Ed Slott is one of the nation’s top experts on IRAs. But a couple of years ago, someone near and dear to him neglected to take a required minimum distribution from one of her individual retirement accounts.
“It happened to my mother,” Slott admitted with a laugh – an ironic story for someone who has written numerous books on retirement distribution planning, and who also hosts a popular financial advice series on public television and trains financial advisers on IRAs.
“Her adviser just forgot about one of her accounts,” said Slott, who is based in Rockville Centre, New York. “That shows you how easy it can be for this to fall through the cracks.”
Internal Revenue Service rules require retirement investors to begin withdrawing a certain amount annually from traditional IRAs (not Roths) and 401(k) accounts in the year that they reach age 70-1/2. The deadline for most required minimum distributions (RMDs) is Dec. 31, so this is a good time to double-check on your retirement accounts, or those of any family members you might be assisting with money management. Missing the RMD deadline leaves you on the hook for an onerous 50 percent tax penalty – plus interest – on the amounts you failed to draw on time.
The RMD rules exist to limit the tax benefits of these accounts to the years when you save for retirement; income taxes on withdrawn assets are due in the year of your drawdown.
But RMDs can be a real headache. They can trigger an increase in income taxes if they push you into a higher bracket – and they can trigger higher taxes on Social Security benefits and substantial high-income surcharges on Medicare premiums.
All IRAs and 401(k) account owners who have reached the magic age are subject to the RMD rules. One exception: if you are still working for the company that sponsors your 401(k), the IRS rules do not require that you take a distribution.
There is also an exception to the Dec. 31 deadline. In the year that you turn 70-1/2, you have until April 1 to take your RMD. However, waiting until April means you will be taking two distributions in the following year.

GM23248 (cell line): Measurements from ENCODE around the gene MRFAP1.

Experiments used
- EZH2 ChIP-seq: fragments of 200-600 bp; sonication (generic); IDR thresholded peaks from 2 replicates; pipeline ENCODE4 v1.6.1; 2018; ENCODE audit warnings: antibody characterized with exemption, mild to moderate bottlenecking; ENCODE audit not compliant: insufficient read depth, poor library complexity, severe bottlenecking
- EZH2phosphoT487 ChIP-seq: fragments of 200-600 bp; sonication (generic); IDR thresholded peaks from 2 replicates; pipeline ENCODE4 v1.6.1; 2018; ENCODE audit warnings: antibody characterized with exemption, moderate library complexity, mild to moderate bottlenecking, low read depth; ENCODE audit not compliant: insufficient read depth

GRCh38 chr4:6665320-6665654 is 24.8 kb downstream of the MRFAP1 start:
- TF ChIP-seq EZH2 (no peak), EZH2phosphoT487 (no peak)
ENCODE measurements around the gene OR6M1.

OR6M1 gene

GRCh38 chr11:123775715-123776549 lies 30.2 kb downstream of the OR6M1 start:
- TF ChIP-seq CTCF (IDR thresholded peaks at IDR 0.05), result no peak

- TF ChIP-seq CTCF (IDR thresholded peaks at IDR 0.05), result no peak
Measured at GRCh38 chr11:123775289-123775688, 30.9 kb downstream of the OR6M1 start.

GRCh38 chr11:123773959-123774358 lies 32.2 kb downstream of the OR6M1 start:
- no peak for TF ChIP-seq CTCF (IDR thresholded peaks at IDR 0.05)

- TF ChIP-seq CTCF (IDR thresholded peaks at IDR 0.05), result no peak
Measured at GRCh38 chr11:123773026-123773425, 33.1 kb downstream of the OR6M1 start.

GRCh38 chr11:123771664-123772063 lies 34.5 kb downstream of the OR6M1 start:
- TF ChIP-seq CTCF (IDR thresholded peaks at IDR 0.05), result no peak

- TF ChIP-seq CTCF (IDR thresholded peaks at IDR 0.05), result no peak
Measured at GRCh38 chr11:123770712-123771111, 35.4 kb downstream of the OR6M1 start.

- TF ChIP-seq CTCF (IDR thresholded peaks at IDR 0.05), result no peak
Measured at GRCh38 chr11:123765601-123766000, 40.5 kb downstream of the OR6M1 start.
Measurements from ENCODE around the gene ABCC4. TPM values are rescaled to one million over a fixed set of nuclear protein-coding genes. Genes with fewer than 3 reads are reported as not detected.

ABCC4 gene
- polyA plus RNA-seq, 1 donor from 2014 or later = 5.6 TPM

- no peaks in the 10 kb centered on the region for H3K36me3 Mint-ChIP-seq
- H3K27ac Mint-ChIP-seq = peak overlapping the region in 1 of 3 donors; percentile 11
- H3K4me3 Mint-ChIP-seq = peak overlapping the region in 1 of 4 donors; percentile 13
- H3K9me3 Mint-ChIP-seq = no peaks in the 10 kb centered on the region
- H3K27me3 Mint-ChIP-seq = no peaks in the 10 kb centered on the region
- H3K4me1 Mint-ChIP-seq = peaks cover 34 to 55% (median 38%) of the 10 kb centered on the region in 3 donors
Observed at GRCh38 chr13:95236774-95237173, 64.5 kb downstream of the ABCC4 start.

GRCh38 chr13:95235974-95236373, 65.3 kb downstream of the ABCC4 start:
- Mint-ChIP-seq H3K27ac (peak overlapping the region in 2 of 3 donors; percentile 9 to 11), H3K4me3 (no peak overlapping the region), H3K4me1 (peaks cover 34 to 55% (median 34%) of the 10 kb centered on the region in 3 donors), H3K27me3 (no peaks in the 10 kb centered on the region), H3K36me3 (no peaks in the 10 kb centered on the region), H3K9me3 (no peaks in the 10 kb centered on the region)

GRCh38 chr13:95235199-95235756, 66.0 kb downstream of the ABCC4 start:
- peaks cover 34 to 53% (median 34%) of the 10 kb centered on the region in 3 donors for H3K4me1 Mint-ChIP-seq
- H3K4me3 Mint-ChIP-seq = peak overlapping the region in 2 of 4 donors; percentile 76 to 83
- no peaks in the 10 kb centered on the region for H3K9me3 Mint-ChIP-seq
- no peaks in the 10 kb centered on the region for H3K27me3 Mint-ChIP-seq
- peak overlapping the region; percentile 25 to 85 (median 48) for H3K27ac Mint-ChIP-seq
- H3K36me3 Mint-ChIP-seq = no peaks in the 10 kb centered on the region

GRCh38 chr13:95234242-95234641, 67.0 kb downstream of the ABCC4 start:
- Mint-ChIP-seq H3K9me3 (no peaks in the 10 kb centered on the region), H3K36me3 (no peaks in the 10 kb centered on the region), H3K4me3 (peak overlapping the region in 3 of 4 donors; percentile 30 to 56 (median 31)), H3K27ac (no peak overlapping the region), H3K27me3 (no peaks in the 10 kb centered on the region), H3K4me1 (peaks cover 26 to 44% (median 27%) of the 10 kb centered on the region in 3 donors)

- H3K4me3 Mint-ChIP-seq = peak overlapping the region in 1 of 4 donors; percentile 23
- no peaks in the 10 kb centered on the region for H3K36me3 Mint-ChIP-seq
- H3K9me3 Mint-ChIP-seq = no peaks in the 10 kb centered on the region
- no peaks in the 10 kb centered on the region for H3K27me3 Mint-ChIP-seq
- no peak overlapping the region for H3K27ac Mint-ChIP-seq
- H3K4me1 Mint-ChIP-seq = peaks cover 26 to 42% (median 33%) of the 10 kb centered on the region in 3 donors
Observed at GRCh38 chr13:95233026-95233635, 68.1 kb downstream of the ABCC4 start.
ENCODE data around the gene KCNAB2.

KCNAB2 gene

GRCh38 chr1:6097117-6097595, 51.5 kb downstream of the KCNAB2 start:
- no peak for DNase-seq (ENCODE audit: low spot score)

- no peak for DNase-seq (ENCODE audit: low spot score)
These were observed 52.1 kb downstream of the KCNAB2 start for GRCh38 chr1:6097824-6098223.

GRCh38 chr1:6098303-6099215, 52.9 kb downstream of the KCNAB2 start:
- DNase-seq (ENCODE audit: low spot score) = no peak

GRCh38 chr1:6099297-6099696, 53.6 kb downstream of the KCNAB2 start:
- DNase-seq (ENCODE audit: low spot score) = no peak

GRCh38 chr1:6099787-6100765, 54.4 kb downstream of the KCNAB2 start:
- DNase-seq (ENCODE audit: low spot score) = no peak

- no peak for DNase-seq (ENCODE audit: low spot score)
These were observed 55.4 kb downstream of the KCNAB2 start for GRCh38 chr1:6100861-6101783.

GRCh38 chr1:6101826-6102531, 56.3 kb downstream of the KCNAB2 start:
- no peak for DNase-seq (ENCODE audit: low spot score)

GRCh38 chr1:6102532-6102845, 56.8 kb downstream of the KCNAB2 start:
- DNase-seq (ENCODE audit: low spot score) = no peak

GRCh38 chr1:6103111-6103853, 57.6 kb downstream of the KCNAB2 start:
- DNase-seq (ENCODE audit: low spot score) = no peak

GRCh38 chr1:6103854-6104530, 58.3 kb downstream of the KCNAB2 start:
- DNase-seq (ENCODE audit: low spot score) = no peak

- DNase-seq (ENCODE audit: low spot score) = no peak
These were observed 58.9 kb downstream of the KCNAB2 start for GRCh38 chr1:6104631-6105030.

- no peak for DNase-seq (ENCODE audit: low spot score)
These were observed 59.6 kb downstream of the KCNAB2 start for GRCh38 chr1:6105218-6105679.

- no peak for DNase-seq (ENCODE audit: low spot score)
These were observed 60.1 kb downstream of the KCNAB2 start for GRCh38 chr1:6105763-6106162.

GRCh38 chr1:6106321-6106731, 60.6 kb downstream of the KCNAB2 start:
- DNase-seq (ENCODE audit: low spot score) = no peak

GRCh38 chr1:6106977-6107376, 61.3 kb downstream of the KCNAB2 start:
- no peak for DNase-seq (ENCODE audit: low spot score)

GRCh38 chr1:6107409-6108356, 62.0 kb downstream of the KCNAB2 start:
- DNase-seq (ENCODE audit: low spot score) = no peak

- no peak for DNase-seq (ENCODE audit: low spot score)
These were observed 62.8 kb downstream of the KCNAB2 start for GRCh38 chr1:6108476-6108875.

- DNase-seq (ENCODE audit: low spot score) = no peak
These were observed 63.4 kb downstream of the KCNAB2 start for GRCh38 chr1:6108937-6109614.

If you inherit an IRA, distributions are required unless you received it from a spouse. The IRS rules on managing your inherited IRA can be found here.
RMDs must be calculated for each account you own by dividing the prior Dec. 31 balance with a life expectancy factor that you can find in IRS Publication 590. Often, your account provider will calculate RMDs for you – but the final responsibility is yours. The Financial Industry Regulatory Authority, the financial services self-regulatory agency, offers a calculator to help figure out RMDs.
Slott warns that the rules are especially tricky for people who have multiple accounts. “People often ask which of their RMDs can be combined and taken from one account – they often think it doesn’t matter where the distribution comes from,” he said. “But they’re wrong.”
The IRS rules require that RMDs must be calculated separately for all the accounts you own. In some cases, RMD amounts can be added together and the distribution taken as you like from one or more of the accounts. Any type of IRA accounts can be aggregated, which means you could total up your RMDs and take it all from one IRA – one that is a poor performer, perhaps, or one that will help you rebalance an account that might be overweight in equities in your allocation plan.
Multiple 403(b) accounts also can be aggregated, but you cannot satisfy an RMD from an IRA with funds from a 403(b), or vice versa. And 401(k) RMDs cannot be aggregated at all – if you have more than one 401(k) account from former or current employers, those RMDs cannot be aggregated – you must take the RMD from the accounts separately.
Keep it simple
Slott notes that simplicity is the retirement investor’s friend when it comes to RMDs – consolidating IRAs reduces paperwork and complexity. Likewise, consolidating 401(k) accounts during your career makes it easier to track investments and RMDs – and even avoid them if you are still working at age 70-1/2.
The 50 percent penalty is a tough pill to swallow – but Slott says the IRS often will waive the penalty if you make a mistake but can offer a “reasonable cause” for the error. First, take corrective action immediately by taking the required distribution. Then, file IRS Form 5329, explaining in one written sentence how you screwed up. “You were confused by the rules, or you miscalculated, or your financial adviser made an error,” he suggests.
“It’s easy to get it waived,” he added. “That’s what happened in my mother’s case.”